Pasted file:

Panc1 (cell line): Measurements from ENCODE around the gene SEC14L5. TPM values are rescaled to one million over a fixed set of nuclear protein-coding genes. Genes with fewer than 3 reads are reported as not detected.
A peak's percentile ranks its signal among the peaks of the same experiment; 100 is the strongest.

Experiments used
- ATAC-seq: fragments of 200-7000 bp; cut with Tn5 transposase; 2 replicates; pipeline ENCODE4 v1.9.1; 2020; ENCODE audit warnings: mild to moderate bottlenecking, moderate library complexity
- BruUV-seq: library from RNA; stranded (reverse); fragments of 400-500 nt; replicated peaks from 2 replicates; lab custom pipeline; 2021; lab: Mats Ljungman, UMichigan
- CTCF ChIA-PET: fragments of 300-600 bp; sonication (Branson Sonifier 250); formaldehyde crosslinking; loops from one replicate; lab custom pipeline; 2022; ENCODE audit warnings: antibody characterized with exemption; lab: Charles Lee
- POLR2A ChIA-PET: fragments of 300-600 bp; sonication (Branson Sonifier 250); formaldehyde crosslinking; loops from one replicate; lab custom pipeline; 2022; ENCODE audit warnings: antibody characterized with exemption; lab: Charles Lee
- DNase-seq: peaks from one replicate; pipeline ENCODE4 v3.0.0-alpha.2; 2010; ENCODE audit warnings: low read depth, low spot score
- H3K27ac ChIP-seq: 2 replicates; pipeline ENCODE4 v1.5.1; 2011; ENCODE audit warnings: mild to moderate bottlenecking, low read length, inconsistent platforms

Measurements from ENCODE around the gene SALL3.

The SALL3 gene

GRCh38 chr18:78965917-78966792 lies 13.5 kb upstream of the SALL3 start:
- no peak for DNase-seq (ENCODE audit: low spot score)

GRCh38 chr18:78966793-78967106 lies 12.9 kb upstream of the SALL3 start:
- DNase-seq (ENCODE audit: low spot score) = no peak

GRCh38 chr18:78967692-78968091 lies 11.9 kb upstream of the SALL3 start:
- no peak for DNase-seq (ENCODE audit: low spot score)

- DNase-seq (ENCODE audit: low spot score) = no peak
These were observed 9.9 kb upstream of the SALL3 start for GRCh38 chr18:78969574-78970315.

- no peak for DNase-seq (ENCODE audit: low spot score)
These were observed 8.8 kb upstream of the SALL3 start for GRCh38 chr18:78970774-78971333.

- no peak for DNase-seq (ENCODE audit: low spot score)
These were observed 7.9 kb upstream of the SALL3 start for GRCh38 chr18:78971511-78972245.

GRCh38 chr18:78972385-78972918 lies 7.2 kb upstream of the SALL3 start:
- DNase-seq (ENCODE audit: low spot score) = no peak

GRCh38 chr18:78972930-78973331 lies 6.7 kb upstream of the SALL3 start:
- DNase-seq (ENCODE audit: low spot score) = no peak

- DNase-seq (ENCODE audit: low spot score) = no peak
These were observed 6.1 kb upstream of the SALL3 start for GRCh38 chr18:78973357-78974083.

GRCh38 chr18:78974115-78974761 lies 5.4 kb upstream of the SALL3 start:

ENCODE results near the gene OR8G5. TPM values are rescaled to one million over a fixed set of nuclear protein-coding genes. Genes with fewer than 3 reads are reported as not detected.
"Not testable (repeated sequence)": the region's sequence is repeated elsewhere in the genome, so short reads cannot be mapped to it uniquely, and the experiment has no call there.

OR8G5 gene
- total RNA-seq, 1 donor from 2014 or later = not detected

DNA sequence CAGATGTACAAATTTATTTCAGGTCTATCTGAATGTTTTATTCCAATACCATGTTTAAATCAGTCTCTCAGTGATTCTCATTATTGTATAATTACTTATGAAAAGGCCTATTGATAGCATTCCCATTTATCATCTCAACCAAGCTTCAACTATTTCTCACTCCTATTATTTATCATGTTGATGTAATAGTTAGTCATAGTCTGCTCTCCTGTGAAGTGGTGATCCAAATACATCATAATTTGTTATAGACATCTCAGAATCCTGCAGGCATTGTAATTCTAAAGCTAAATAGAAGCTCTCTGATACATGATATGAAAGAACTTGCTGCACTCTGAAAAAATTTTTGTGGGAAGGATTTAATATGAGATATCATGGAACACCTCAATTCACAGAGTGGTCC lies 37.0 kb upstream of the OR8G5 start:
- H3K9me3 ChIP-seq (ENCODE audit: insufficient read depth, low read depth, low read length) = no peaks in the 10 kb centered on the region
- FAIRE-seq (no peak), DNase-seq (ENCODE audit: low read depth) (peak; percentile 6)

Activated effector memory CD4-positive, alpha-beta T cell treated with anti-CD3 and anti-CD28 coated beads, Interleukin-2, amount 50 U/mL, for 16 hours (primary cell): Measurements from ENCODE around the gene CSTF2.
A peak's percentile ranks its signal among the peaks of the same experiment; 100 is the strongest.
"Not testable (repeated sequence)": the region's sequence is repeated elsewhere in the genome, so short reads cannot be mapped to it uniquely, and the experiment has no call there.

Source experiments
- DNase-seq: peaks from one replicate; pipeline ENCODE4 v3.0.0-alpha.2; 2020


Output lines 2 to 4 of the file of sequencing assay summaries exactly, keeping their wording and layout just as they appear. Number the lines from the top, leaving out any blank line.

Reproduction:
A peak's percentile ranks its signal among the peaks of the same experiment; 100 is the strongest.

Experiments used
- ATAC-seq: fragments of 200-7000 bp; cut with Tn5 transposase; 2 replicates; pipeline ENCODE4 v1.9.1; 2020; ENCODE audit warnings: mild to moderate bottlenecking, moderate library complexity